On 02/19/2010 11:05 PM, Scott wrote:
>> I don't see animation. Seems like the animation you've attempted
>> should appear in the header1 image; but that's a jpg but not a gif.
> Well it is my first atempt and I just did what the forum post that I was
> going off of in a search said to do. Looked for a good tutorial for it but
> couldn't find one.
> Yes the train now that I think about it was a jpg. I just took one layer out
> of an exsisting animation and made my own and saved as a gif. Any links to a
> good tutorials for this?
I looked at a couple of tutorials for it, and they don't exactly seem to
your questions very well. They tend to be overly simplified, or assume
WARNING: very wordy post (but I don't know how to help otherwise).
Basically, you need to create a layer for each animation frame. Then you
organize the layers in the animation sequence. Then you need to schedule
If the animation from which you took that picture has the train moving
you want, maybe you can get the whole thing as an animated gif. But
attention to the source copyright if there is one.....
In the case of the train in your jpg image, there are some
complications. As the
train runs along the track, it will change size and perspective; it goes
buildings and two trees, and all of that has to be accommodated.
So I would suggest the following process (and I am quite sure there are
with more skill and experience than I).
1) Decide how fast you want the train to move, and how many frames you need.
Five frames per second for four seconds is a total of twenty frames.
jerky but may be OK. You can expand if you want, but each frame takes a few
minutes of work once the basics are completed.
2) Extract the parts of the two buildings and the two trees behind which
will run, and put them together in a separate layer - let's call it the
I would use the lasso tool for that.
3) Make another layer with the train. Use a careful outline of the
train, again with
the lasso tool.
Now come the hard parts. You need to prepare the background layer (remember,
Walt Disney hired hundreds of animators to paint cells for his animated
Then you need to create multiple copies of the train with the right size,
orientation and perspective. Then you need to place them and combine them
with the foreground and background layers. These are the steps I would take.
4) Remove the train image. This involves generating an image of the
the lawn and stuff where the train occludes them.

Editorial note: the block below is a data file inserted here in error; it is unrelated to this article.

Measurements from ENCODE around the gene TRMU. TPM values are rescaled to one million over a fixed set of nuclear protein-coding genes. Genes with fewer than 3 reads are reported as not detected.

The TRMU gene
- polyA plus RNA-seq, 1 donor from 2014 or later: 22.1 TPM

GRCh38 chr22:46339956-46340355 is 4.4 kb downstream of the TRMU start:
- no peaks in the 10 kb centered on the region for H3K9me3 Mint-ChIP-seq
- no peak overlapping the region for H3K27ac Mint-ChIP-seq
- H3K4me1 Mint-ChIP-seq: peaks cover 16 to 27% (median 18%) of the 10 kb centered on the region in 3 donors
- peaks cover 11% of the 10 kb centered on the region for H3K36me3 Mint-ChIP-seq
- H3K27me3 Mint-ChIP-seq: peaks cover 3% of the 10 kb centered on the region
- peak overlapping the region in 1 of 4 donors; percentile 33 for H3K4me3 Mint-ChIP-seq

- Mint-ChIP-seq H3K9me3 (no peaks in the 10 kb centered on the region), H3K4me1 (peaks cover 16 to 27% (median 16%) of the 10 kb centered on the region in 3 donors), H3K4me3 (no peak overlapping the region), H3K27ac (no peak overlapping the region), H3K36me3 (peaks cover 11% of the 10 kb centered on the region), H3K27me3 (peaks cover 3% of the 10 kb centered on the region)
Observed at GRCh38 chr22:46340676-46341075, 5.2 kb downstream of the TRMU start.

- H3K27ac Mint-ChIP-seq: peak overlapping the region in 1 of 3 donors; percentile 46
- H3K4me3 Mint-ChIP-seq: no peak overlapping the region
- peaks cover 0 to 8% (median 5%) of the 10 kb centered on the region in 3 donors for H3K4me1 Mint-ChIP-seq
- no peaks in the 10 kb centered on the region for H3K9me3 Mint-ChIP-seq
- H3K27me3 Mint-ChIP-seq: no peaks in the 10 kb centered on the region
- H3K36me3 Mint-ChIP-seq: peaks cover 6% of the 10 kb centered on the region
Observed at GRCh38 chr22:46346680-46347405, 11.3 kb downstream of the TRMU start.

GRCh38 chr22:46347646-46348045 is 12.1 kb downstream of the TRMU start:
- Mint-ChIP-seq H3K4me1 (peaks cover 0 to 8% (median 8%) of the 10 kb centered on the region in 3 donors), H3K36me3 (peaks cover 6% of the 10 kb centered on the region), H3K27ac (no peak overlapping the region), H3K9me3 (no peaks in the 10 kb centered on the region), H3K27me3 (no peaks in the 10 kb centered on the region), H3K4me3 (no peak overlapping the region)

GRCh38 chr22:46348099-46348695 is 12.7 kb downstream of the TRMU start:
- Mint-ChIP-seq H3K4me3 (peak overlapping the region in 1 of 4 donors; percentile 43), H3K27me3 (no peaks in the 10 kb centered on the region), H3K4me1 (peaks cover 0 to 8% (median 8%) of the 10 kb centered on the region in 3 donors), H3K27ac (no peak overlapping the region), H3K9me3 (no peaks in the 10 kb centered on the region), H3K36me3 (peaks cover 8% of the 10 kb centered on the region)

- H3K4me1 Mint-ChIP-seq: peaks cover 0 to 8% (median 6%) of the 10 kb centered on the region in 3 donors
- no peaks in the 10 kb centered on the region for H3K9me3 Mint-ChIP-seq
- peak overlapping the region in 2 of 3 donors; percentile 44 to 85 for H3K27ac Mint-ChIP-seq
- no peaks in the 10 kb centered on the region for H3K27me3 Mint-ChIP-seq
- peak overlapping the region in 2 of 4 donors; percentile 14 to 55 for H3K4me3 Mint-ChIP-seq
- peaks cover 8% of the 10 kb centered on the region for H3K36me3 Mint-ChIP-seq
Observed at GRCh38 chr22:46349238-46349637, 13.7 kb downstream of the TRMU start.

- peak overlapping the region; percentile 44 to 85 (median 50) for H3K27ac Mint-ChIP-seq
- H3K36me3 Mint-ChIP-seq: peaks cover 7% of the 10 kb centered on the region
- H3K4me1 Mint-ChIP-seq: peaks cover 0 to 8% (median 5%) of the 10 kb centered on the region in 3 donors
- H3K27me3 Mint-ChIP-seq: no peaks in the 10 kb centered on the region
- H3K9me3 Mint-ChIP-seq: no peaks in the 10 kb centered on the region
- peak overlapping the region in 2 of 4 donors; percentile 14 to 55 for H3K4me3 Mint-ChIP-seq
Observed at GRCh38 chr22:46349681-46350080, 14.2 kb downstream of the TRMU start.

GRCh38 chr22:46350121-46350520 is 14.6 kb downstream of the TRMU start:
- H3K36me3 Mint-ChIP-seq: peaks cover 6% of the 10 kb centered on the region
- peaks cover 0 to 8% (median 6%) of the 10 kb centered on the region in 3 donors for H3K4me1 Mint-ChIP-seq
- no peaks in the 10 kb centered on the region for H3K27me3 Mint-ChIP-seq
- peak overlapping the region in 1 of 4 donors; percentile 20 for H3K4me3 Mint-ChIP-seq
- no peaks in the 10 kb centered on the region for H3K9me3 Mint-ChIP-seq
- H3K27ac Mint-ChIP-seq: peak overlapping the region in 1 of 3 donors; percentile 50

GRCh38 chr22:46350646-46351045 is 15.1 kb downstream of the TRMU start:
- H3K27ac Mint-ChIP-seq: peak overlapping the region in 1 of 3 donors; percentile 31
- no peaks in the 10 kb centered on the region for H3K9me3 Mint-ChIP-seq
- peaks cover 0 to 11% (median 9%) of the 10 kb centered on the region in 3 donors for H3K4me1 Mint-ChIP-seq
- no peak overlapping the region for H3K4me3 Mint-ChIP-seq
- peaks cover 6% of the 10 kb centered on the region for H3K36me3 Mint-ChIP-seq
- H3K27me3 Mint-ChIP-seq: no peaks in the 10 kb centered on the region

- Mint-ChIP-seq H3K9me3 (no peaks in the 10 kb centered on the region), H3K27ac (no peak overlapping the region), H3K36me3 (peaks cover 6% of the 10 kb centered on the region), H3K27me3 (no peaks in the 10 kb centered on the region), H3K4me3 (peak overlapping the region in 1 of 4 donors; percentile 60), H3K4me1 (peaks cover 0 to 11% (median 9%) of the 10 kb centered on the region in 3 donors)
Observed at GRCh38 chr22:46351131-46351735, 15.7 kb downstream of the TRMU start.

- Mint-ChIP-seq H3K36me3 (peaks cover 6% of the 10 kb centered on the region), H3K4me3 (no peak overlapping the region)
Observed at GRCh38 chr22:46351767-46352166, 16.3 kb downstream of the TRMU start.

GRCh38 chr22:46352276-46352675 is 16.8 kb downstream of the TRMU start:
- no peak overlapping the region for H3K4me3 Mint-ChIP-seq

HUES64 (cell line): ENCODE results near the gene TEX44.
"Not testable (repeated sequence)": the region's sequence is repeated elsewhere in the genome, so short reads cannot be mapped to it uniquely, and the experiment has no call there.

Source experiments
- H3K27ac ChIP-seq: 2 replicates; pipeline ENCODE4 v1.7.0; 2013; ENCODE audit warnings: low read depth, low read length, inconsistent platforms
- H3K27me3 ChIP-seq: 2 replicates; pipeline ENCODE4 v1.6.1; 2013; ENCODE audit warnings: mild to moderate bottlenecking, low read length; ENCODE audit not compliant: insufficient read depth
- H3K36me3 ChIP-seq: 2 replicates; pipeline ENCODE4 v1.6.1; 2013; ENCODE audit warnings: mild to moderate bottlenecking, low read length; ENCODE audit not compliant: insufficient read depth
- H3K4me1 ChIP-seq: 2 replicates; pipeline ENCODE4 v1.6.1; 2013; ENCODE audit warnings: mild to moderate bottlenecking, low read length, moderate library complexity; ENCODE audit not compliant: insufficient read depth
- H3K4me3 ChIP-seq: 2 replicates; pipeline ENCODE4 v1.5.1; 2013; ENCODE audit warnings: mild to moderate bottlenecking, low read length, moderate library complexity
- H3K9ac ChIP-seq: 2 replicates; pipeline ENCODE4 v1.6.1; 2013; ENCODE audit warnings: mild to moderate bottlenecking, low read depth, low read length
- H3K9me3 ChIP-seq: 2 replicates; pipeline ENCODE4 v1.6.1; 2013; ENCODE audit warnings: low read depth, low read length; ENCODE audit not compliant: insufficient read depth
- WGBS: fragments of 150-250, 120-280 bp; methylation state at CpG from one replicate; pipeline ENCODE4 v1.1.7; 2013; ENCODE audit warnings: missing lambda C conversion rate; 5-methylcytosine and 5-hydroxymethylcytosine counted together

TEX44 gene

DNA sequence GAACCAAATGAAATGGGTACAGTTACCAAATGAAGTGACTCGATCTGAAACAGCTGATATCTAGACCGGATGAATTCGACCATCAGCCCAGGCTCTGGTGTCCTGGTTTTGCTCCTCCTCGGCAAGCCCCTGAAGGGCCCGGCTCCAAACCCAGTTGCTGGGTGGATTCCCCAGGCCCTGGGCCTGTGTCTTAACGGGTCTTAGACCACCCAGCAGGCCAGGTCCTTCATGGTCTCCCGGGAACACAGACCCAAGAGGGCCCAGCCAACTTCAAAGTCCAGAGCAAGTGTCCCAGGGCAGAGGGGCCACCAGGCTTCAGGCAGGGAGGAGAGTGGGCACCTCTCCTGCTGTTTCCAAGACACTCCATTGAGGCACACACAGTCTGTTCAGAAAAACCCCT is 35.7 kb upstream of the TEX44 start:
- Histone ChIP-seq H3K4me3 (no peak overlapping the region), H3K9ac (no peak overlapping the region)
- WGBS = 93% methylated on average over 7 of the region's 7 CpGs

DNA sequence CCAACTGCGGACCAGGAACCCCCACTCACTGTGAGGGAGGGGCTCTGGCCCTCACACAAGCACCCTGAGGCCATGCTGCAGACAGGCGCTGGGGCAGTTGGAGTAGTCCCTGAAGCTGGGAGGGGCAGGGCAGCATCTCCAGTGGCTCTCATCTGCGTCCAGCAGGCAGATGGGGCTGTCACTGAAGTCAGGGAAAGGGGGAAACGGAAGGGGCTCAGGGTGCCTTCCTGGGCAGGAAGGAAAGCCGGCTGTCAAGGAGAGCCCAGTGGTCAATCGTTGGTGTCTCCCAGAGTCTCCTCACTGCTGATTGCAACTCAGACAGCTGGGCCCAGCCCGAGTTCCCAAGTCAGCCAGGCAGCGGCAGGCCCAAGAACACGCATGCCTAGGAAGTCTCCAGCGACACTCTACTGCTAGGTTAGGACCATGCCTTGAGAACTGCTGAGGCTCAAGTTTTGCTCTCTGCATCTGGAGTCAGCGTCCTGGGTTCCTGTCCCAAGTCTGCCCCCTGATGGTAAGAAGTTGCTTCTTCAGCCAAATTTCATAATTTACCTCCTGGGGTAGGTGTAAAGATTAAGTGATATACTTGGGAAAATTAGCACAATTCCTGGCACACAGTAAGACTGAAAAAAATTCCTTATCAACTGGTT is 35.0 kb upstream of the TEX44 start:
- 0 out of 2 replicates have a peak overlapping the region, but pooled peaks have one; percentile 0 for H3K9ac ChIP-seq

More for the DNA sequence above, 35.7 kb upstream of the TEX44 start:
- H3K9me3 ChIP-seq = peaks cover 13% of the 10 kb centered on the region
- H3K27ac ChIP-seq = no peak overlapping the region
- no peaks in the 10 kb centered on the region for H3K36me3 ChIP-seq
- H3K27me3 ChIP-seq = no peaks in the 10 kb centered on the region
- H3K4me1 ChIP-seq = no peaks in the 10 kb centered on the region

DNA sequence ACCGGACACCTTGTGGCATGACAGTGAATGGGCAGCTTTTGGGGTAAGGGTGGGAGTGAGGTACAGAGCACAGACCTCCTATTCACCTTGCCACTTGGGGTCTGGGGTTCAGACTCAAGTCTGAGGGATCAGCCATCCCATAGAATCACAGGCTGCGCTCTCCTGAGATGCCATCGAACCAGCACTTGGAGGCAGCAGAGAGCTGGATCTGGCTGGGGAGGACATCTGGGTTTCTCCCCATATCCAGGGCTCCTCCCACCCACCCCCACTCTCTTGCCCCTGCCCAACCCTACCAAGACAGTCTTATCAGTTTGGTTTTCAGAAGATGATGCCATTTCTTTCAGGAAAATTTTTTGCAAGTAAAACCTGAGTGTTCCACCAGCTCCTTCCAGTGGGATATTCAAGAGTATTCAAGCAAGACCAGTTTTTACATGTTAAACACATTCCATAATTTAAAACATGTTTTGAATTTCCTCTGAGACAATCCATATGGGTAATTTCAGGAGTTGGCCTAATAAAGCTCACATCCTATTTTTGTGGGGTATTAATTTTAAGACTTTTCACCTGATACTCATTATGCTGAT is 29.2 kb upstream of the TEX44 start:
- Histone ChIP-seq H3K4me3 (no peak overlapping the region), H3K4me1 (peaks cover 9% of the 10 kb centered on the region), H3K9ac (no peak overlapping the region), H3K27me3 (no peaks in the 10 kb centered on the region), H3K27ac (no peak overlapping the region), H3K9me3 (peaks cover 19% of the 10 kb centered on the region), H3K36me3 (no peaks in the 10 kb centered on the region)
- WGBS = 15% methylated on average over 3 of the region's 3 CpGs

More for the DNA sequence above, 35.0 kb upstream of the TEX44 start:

5) When you have a satisfactory background image, then make 20 copies of
carefully excised train. Each copy is a separate layer.
6) Place the twenty trains where you want them on the tracks.
7) Using the perspective and rotate tools, adjust the perspective, size,
of the train so it looks right on the segment of the track it occupies.
Since the image
is two-dimensional and the train is really a three-dimensional object,
you may have to
play around a bit to get it to look tolerable.
8) At this point, you might like to hide the foreground and background
save the result as an animated gif to get the animation to flow the way
This will produce a twenty-frame image of a train running in empty space.
9) Once the train running across the empty space looks good, you are now
to create the full image for each of the frames. You'll probably want to
gif animation as a separate file for later tweaking. And save the
background images as well.
10) Now create the frames. Make twenty copies of the foreground and
of the background in the xcf image that contains the twenty scaled and
trains. Place a foreground layer above each train image layer, and a
layer below it. It's probably a good idea to save this image as a
Merge the foreground layer down onto the train image layer, and
then merge this layer down into the associated background layer.
11) Under the Filters menu, select Animation->Playback. If the frame
correct, the train should run along the track behind the two buildings
and the two
trees, and then (if you kept the "Looping" box checked) do it all over
I guarantee you, if you are anything like me, you won't like your first
much. But the second will be better, believe me.
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